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Four towns consider $200 million wind farm 

Credit:  By: Lara Greenberg, Your News Now, centralny.ynn.com 2 March 2012 ~~

CATLIN, N.Y. – “It doesn’t do anything that would affect me other than set in front of my house and looking ugly but what are you going to do?” said Catlin resident Don Voorhees.

It’s a metering tower. Catlin town officials put it up about two months ago to test wind speed.

It’s the first in a series of studies being done for a $200 million wind farm, proposed by NextEra Energy.

“This is a clean and renewable project. It will be using the wind to generate electricity. And a wind project has no air or water pollution,” said Mary Wells, a spokesperson for NextEra Energy.

The Watkins Glen Wind Farm would include 50 to 70 wind turbines spanning the towns of Catlin, Dix, Hector, and Catharine. It would add eight to ten permanent full time jobs and up to 200 jobs during construction.

It’s so windy up here, my eyes are tearing. But officials said that’s why they’re looking at this region for a wind farm project.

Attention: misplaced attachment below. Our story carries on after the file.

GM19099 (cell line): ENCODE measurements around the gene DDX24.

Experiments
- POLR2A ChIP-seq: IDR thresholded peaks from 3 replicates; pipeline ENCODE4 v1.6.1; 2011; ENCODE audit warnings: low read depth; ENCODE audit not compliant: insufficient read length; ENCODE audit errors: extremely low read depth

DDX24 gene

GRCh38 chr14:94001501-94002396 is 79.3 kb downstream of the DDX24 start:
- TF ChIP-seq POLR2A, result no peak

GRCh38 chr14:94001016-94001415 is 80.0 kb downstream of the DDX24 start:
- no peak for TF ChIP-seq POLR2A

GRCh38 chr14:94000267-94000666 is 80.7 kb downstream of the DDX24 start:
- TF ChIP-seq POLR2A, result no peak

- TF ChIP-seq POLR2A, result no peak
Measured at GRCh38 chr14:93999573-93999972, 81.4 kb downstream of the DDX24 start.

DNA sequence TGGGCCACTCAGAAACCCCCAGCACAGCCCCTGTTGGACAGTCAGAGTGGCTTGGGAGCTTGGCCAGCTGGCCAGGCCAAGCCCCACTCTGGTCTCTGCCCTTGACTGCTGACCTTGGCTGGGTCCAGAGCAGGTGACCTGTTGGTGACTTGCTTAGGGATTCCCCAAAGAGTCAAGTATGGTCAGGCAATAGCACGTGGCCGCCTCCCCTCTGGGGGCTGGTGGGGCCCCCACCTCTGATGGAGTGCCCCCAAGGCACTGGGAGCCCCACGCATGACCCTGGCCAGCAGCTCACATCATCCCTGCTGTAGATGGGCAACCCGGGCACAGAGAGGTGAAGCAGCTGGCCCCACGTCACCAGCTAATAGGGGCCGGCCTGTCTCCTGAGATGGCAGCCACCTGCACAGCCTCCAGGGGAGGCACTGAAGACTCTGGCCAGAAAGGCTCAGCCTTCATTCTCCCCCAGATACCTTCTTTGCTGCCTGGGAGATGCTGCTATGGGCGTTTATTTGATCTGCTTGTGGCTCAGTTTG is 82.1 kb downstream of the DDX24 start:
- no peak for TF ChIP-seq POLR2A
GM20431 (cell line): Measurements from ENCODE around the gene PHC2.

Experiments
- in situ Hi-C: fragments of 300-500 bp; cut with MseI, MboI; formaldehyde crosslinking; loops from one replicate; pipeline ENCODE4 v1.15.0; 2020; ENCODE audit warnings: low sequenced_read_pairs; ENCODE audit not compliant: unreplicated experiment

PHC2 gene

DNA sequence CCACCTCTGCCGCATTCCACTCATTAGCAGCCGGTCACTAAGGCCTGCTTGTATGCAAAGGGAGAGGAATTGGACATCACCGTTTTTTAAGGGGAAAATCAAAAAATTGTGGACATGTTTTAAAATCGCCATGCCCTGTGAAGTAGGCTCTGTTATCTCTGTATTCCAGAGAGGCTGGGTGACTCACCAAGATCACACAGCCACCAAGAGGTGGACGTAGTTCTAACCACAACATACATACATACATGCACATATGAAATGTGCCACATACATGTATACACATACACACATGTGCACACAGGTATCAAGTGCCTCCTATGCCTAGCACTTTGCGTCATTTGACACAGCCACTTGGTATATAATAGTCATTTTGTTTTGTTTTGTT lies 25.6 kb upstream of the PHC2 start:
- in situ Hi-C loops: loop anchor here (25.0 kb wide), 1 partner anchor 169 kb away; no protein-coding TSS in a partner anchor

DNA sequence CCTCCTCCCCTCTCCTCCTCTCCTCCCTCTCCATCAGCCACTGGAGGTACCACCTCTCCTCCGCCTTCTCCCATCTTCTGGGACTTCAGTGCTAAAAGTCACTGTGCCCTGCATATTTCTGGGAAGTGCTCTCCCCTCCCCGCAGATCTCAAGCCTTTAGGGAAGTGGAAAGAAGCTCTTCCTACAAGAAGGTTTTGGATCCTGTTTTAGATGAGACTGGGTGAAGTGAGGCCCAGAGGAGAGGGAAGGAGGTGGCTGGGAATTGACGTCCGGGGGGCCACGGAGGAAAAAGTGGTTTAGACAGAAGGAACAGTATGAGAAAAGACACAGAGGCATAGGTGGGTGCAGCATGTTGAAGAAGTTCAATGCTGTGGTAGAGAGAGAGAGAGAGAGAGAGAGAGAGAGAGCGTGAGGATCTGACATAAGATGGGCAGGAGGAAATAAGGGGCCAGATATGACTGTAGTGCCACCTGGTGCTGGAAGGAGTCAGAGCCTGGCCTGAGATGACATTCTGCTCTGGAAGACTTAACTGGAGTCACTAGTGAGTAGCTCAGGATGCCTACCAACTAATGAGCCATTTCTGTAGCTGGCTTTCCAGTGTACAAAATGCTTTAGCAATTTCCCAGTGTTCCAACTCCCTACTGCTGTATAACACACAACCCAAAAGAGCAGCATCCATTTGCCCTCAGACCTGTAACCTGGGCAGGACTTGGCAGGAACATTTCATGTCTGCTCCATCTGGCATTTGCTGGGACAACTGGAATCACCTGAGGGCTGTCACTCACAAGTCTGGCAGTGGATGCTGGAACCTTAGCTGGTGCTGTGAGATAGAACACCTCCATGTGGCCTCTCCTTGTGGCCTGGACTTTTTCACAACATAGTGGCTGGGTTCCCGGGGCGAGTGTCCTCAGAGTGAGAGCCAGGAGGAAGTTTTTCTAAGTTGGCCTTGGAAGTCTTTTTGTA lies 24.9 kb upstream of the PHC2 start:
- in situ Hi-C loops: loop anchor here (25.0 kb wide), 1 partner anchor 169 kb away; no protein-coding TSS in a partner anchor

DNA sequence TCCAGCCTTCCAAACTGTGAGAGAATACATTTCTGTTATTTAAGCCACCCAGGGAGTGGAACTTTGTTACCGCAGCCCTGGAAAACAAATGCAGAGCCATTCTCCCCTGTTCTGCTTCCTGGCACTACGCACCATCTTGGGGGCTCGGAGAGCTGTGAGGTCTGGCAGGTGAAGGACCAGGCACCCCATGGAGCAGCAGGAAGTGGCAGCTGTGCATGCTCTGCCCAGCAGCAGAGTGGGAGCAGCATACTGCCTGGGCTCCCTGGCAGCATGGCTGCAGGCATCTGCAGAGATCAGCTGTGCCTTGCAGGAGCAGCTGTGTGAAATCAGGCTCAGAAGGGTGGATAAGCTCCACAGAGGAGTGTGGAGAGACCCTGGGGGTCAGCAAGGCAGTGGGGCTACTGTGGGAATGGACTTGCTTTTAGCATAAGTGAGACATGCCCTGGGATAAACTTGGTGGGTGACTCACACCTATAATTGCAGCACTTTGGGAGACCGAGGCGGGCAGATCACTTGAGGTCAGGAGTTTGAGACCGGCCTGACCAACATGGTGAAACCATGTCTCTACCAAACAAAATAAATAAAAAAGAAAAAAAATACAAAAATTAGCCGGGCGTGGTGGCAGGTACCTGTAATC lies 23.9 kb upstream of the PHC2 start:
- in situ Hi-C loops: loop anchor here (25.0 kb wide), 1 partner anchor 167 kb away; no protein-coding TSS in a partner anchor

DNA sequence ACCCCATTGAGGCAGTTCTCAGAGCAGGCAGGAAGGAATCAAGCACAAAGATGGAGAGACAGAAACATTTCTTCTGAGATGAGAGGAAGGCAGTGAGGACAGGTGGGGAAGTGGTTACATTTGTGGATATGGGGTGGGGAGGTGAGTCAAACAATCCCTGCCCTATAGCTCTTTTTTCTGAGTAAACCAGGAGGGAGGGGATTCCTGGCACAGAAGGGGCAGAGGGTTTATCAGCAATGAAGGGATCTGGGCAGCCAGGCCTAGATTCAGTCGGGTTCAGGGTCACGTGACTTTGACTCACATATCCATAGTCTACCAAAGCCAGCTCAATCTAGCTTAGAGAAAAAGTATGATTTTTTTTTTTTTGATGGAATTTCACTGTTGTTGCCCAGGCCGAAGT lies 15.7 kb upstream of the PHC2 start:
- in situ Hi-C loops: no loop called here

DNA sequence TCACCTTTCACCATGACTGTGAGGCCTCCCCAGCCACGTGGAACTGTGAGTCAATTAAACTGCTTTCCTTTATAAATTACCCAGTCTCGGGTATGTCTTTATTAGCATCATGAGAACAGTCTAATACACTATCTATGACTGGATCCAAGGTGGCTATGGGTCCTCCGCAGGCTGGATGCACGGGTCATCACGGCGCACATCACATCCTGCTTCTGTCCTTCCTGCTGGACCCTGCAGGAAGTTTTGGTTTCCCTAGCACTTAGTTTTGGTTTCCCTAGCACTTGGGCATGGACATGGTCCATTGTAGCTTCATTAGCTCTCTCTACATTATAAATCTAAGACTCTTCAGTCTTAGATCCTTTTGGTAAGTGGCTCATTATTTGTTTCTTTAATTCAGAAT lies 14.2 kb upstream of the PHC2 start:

“Everybody’s looking for ways of helping the environment but yet you still have people that are against it. Why would you be against something like this?” said Catlin Town Supervisor Catherine Edwards.

Catlin Town Supervisor Catherine Edwards said if she could, she would put the turbines in her backyard. Even Don Voorhees, who’s got that view of the tower, agrees with using alternate energy sources.

But he’s still skeptical about what it will do to the land and his view.

“Does it look nice on the hillside? No,” said Voorhees.

A number of environmental studies must be completed before a decision is made.

It will be at least a year until the towns approve or reject the proposal. If passed, the wind farm would go up in 2014.

Source:  By: Lara Greenberg, Your News Now, centralny.ynn.com 2 March 2012

This article is the work of the source indicated. Any opinions expressed in it are not necessarily those of National Wind Watch.

The copyright of this article resides with the author or publisher indicated. As part of its noncommercial educational effort to present the environmental, social, scientific, and economic issues of large-scale wind power development to a global audience seeking such information, National Wind Watch endeavors to observe “fair use” as provided for in section 107 of U.S. Copyright Law and similar “fair dealing” provisions of the copyright laws of other nations. Send requests to excerpt, general inquiries, and comments via e-mail.

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